Gov. Eloy S. Inos expects an explanation for the reported “near-miss” between civilian and military aircraft last Wednesday afternoon, when two unidentified military C-130s came directly at and passed unannounced within 300 feet of a Star Marianas twin-engine plane.
“I have requested to receive as soon as possible a written explanation and copies of any reports available regarding the Near Mid-Air Collisions (NMAC) reported Tuesday. I was informed Tuesday afternoon that the Joint Region Marianas Range Complex Operations personnel were working on the necessary reports and would expect to receive the information as soon as it becomes available.
“In addition, I was surprised like everyone else upon reading the news account of the NMAC and it is my hope that if a similar such incident should ever occur in the future, I would appreciate being informed of such an incident in advance instead of reading about in the newspaper,” Inos said in a statement.
The “near-miss” reportedly happened last Wednesday as a Star Marianas pilot was about 1 mile offshore coming across the channel from Saipan toward Tinian. The pilot was flying passengers at the 1,500 feet standard altitude and routing flown by Star Marianas, and was still within the Saipan tower’s airspace, or Delta airspace—when the military planes approached, according to Star Marianas.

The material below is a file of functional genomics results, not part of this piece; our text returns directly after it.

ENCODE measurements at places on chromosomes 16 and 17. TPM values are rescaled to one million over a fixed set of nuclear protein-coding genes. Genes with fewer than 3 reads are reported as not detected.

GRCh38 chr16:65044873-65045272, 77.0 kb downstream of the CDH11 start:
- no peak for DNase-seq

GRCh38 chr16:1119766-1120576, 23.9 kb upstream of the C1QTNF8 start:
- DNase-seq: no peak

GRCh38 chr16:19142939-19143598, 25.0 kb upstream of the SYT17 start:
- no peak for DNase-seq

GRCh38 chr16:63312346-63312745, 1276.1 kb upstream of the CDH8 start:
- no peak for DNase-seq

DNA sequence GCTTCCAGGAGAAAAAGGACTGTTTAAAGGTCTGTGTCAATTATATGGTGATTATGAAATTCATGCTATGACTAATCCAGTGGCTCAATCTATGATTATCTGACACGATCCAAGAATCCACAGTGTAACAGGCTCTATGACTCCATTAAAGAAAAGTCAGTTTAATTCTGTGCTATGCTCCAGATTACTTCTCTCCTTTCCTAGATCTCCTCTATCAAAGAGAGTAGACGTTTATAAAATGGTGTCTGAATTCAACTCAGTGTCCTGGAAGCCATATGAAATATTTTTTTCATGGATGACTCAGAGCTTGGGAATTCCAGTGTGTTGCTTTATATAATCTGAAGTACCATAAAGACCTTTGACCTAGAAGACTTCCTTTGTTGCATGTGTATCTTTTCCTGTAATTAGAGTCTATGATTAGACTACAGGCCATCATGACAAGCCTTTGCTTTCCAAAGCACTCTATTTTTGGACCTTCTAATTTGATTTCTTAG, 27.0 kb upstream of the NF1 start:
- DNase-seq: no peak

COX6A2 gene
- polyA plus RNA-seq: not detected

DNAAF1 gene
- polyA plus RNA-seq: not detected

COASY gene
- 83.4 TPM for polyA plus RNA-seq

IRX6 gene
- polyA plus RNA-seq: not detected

“I called tower and reported that a C-130 was coming at me and stated it passed within about 300 feet of my aircraft and asked if they knew about that aircraft being there. They stated that they had not known and that the aircraft had just called them,” the Star Marianas pilot had said.
The first C-130 was followed by another C-130, which was slightly off the lead C-130’s left wing, according to the pilot. Both planes had nose-high altitude and were climbing in the pilot’s direction—right through the standard altitude and routing flown by commercial planes between the islands.
Star Marianas has since reported the incident to the FAA in Guam as a “near midair collision,” or NMAC. On Tuesday, the FAA in Guam confirmed that they are gathering details to begin an investigation.
It is believed that the military planes were part of last month’s Cope North exercise, but calls and emails to the military in Guam and Hawaii were unsuccessful in identifying these planes.
Star Marianas asserts that both C-130s had violated the requirement to establish communication with the Saipan tower prior to entering the Delta airspace, because both civilian and military were “clearly inside the Delta airspace when the incident occurred.”
The incidents come amid reports of increased military presence in the CNMI. Star Marianas has also reported other incidents of unannounced military mid-air approaches—one involving Star Marianas president Shaun Christian himself, while he was preparing to land on Rota last month.
According to Christian, an Australian C-130 had pulled onto the runway while he was on “about a one half mile final [landing] and 300 feet off the ground.”
The C-130 did this “without making any announcements or checking to see if there was anyone in the traffic pattern,” he had said. It resulted in Christian having to “go-around” or essentially reject his landing to avoid any potential collision.